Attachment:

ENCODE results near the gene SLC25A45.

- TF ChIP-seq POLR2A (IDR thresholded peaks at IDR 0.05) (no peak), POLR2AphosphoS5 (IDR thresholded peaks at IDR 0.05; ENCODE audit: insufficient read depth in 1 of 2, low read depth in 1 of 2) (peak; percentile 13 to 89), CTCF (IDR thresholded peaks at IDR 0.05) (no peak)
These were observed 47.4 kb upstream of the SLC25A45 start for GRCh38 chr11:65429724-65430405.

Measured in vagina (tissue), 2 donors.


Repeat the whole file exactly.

ENCODE results near the gene SLC25A45.

- TF ChIP-seq POLR2A (IDR thresholded peaks at IDR 0.05) (no peak), POLR2AphosphoS5 (IDR thresholded peaks at IDR 0.05; ENCODE audit: insufficient read depth in 1 of 2, low read depth in 1 of 2) (peak; percentile 13 to 89), CTCF (IDR thresholded peaks at IDR 0.05) (no peak)
These were observed 47.4 kb upstream of the SLC25A45 start for GRCh38 chr11:65429724-65430405.

Measured in vagina (tissue), 2 donors.